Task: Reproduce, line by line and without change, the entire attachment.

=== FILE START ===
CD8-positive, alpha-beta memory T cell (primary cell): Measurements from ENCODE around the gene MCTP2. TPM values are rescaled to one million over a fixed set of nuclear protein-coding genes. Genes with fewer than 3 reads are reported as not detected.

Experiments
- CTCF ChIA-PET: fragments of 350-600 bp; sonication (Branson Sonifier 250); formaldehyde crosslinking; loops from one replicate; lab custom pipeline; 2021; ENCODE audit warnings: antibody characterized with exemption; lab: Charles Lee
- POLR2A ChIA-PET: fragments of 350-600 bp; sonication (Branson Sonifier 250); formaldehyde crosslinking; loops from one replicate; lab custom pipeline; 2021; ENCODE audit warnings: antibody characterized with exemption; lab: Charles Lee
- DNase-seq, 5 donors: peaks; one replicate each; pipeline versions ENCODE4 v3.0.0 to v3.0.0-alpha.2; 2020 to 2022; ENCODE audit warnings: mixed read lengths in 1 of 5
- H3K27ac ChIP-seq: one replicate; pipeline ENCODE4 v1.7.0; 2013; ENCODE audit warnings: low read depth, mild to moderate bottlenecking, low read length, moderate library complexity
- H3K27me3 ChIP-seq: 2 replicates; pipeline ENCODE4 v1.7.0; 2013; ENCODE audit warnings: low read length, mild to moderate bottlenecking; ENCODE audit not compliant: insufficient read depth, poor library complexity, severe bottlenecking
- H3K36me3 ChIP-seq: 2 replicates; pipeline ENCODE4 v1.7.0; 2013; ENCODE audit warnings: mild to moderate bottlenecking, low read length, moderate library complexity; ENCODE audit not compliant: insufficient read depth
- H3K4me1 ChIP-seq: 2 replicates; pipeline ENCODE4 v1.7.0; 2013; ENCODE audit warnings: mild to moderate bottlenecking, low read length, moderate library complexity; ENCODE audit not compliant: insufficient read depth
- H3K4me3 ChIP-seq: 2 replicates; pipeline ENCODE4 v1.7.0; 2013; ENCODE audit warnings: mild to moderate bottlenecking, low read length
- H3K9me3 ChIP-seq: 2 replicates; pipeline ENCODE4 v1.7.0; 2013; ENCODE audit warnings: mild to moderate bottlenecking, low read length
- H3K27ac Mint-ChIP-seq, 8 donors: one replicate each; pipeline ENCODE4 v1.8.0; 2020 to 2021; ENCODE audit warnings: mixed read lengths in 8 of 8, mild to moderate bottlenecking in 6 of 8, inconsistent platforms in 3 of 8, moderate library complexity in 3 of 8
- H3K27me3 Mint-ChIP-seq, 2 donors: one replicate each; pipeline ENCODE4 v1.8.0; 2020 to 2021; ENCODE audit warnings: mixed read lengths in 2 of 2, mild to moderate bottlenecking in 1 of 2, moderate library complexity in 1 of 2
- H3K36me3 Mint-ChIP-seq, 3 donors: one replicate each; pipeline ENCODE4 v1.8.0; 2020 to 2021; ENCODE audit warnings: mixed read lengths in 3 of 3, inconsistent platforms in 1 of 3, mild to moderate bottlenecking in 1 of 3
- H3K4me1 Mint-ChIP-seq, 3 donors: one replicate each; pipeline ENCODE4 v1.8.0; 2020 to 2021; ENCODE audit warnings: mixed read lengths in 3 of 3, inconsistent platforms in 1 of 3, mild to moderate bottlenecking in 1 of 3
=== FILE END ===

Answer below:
CD8-positive, alpha-beta memory T cell (primary cell): Measurements from ENCODE around the gene MCTP2. TPM values are rescaled to one million over a fixed set of nuclear protein-coding genes. Genes with fewer than 3 reads are reported as not detected.

Experiments
- CTCF ChIA-PET: fragments of 350-600 bp; sonication (Branson Sonifier 250); formaldehyde crosslinking; loops from one replicate; lab custom pipeline; 2021; ENCODE audit warnings: antibody characterized with exemption; lab: Charles Lee
- POLR2A ChIA-PET: fragments of 350-600 bp; sonication (Branson Sonifier 250); formaldehyde crosslinking; loops from one replicate; lab custom pipeline; 2021; ENCODE audit warnings: antibody characterized with exemption; lab: Charles Lee
- DNase-seq, 5 donors: peaks; one replicate each; pipeline versions ENCODE4 v3.0.0 to v3.0.0-alpha.2; 2020 to 2022; ENCODE audit warnings: mixed read lengths in 1 of 5
- H3K27ac ChIP-seq: one replicate; pipeline ENCODE4 v1.7.0; 2013; ENCODE audit warnings: low read depth, mild to moderate bottlenecking, low read length, moderate library complexity
- H3K27me3 ChIP-seq: 2 replicates; pipeline ENCODE4 v1.7.0; 2013; ENCODE audit warnings: low read length, mild to moderate bottlenecking; ENCODE audit not compliant: insufficient read depth, poor library complexity, severe bottlenecking
- H3K36me3 ChIP-seq: 2 replicates; pipeline ENCODE4 v1.7.0; 2013; ENCODE audit warnings: mild to moderate bottlenecking, low read length, moderate library complexity; ENCODE audit not compliant: insufficient read depth
- H3K4me1 ChIP-seq: 2 replicates; pipeline ENCODE4 v1.7.0; 2013; ENCODE audit warnings: mild to moderate bottlenecking, low read length, moderate library complexity; ENCODE audit not compliant: insufficient read depth
- H3K4me3 ChIP-seq: 2 replicates; pipeline ENCODE4 v1.7.0; 2013; ENCODE audit warnings: mild to moderate bottlenecking, low read length
- H3K9me3 ChIP-seq: 2 replicates; pipeline ENCODE4 v1.7.0; 2013; ENCODE audit warnings: mild to moderate bottlenecking, low read length
- H3K27ac Mint-ChIP-seq, 8 donors: one replicate each; pipeline ENCODE4 v1.8.0; 2020 to 2021; ENCODE audit warnings: mixed read lengths in 8 of 8, mild to moderate bottlenecking in 6 of 8, inconsistent platforms in 3 of 8, moderate library complexity in 3 of 8
- H3K27me3 Mint-ChIP-seq, 2 donors: one replicate each; pipeline ENCODE4 v1.8.0; 2020 to 2021; ENCODE audit warnings: mixed read lengths in 2 of 2, mild to moderate bottlenecking in 1 of 2, moderate library complexity in 1 of 2
- H3K36me3 Mint-ChIP-seq, 3 donors: one replicate each; pipeline ENCODE4 v1.8.0; 2020 to 2021; ENCODE audit warnings: mixed read lengths in 3 of 3, inconsistent platforms in 1 of 3, mild to moderate bottlenecking in 1 of 3
- H3K4me1 Mint-ChIP-seq, 3 donors: one replicate each; pipeline ENCODE4 v1.8.0; 2020 to 2021; ENCODE audit warnings: mixed read lengths in 3 of 3, inconsistent platforms in 1 of 3, mild to moderate bottlenecking in 1 of 3